As we enjoy, or possibly, grimace, during this caesura of ‘Post-Election’, ‘Pre-Trumpism’, as social media users have coined the time before Trump’s induction, we have a moment in time to pause and reflect – to reflect upon campaign methods, media theory, future implications, etc. Whether this current topic invokes feelings of anger, sadness, joy, relief, or anxiety, one will still find others processing the news and discussing the outcome on various news sources, TV channels and social media platforms. According to the Pew Research Center, the majority of Americans learn of current events and American news from Cable TV.
Seemingly most attractive to millennials, comedians used the outlandish or unusual personality traits of the two main running candidates, Trump and Clinton, as comedic relief for an American audience assailed by dramatic overstatements and frightening accusations. Trump has always served the public as a mockable character, and to an extent, we appreciate him for that quality. Society needs someone to laugh at, to point a finger to, and (with or without good humor), shake our heads and focus again on the small details of our lives. The notorious real estate mogul and reality TV show star first made an appearance on Jimmy Fallon's Tonight Show: "Donald Trump Interviews Himself", while Clinton first appeared as a more serious, powerful female on Ellen.
Just as entertainment was used to first announce the running candidates, so it also propelled the absurd, disturbing, and disparaging details during the campaign. Top late night show hosts, such as James Corden, Jimmy Fallon, Jimmy Kimmel and Conan capitalized specifically upon the loud traits of Donald Trump, in both verbals and nonverbal, which brought the public figure more attention and busy talk. Clinton, due to her more diplomatic speech and expected politician suave, was not as pursued as rigorously on such shows. Jimmy Kimmel spoke on this in a personal interview, stating, “Hillary Clinton is boring”. She was the expected; Trump the unexpected. Clearly, America was tired of the current system.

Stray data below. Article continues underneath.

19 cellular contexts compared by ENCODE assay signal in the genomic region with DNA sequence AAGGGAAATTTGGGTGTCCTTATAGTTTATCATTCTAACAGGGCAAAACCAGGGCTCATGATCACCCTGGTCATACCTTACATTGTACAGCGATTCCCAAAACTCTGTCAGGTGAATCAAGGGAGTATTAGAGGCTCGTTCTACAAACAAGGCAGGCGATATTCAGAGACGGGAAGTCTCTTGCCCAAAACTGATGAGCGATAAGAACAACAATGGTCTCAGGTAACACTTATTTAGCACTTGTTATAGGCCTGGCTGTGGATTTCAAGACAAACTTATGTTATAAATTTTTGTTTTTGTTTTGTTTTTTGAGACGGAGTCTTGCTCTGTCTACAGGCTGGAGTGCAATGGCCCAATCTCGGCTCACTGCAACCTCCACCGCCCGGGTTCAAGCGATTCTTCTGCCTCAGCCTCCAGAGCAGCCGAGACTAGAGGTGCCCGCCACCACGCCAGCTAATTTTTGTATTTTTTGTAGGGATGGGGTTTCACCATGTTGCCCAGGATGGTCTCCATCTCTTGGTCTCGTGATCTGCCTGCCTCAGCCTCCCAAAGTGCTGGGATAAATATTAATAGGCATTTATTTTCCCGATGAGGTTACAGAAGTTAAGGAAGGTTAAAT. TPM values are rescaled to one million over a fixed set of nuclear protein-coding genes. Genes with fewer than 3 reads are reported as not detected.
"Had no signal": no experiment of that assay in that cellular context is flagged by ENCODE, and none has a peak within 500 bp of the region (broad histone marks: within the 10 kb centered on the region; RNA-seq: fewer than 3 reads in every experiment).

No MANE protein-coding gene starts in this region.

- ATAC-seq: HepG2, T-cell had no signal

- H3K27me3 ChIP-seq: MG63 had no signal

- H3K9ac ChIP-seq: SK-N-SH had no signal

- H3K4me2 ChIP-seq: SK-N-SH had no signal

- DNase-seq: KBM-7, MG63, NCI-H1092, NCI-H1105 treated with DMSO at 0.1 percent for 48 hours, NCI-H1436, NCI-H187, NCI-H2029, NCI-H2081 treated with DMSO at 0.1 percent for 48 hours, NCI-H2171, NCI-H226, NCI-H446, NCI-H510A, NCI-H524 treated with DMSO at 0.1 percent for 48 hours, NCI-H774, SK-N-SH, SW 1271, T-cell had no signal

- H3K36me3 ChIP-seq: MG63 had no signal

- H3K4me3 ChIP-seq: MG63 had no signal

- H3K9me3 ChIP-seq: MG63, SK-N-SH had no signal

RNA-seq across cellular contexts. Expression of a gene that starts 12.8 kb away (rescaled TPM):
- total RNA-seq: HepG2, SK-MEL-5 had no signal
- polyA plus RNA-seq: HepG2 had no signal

These exact comedians have since jumped on opportunities to interview and cover the now-President-elect, Donald J. Trump. Political writer Chris Weignet compared such coverage and American attraction to an unusual character, like Trump, to past beloved Ronald Reagan (Huffington Post). Elena Chobanian argues that the use of mass media and such coverage of political figures and events is expected and even necessary in a democratic system, despite its influence on the level of dramatism used in journalism – or more accurately stated, story-telling (AraratOnline). Even during her campaign, Clinton spoke on the tiring length of America’s elections, and thus the resulting drama.
As Christians, it is wearing on the soul to see such discord and cacophonous, disparaging dialogue amongst America’s citizens, not to mention to gradual turn away from its foundation of Biblical principles. Just as Americans today take time to pause and reflect upon this past election and its implications, so are we to read Scripture, seek God’s will, and enact selah – to pause and think of it. The Hebrew word selah is used primarily in the Psalms to emphasize the need of rest and withdrawal. Psalm 4:4 wisely states, “Tremble and do not sin; when you are on your beds, search your hearts and be silent.” As we look to the future and ask God how we should engage in it, we are to take the necessary time to rest from such chaos around us.